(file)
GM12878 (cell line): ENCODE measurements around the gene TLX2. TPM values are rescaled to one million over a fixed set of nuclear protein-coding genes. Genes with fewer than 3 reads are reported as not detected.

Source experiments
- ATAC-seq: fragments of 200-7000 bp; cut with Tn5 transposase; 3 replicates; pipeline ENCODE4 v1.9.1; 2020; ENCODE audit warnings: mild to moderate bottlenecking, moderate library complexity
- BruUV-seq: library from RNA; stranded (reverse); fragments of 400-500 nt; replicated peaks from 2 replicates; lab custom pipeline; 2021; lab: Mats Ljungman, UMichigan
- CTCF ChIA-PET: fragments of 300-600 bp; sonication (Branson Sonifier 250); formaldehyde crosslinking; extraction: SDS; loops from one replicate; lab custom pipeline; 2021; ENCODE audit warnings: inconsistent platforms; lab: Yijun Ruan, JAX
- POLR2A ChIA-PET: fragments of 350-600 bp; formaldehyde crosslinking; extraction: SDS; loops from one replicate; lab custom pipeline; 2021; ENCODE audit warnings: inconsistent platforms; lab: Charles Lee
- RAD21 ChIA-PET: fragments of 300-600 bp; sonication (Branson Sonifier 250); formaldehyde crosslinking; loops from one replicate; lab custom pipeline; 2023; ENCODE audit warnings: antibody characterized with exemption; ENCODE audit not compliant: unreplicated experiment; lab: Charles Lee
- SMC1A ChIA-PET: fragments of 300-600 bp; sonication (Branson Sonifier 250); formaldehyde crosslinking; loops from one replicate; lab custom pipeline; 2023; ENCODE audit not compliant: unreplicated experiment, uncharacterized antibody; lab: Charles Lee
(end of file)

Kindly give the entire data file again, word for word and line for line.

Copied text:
GM12878 (cell line): ENCODE measurements around the gene TLX2. TPM values are rescaled to one million over a fixed set of nuclear protein-coding genes. Genes with fewer than 3 reads are reported as not detected.

Source experiments
- ATAC-seq: fragments of 200-7000 bp; cut with Tn5 transposase; 3 replicates; pipeline ENCODE4 v1.9.1; 2020; ENCODE audit warnings: mild to moderate bottlenecking, moderate library complexity
- BruUV-seq: library from RNA; stranded (reverse); fragments of 400-500 nt; replicated peaks from 2 replicates; lab custom pipeline; 2021; lab: Mats Ljungman, UMichigan
- CTCF ChIA-PET: fragments of 300-600 bp; sonication (Branson Sonifier 250); formaldehyde crosslinking; extraction: SDS; loops from one replicate; lab custom pipeline; 2021; ENCODE audit warnings: inconsistent platforms; lab: Yijun Ruan, JAX
- POLR2A ChIA-PET: fragments of 350-600 bp; formaldehyde crosslinking; extraction: SDS; loops from one replicate; lab custom pipeline; 2021; ENCODE audit warnings: inconsistent platforms; lab: Charles Lee
- RAD21 ChIA-PET: fragments of 300-600 bp; sonication (Branson Sonifier 250); formaldehyde crosslinking; loops from one replicate; lab custom pipeline; 2023; ENCODE audit warnings: antibody characterized with exemption; ENCODE audit not compliant: unreplicated experiment; lab: Charles Lee
- SMC1A ChIA-PET: fragments of 300-600 bp; sonication (Branson Sonifier 250); formaldehyde crosslinking; loops from one replicate; lab custom pipeline; 2023; ENCODE audit not compliant: unreplicated experiment, uncharacterized antibody; lab: Charles Lee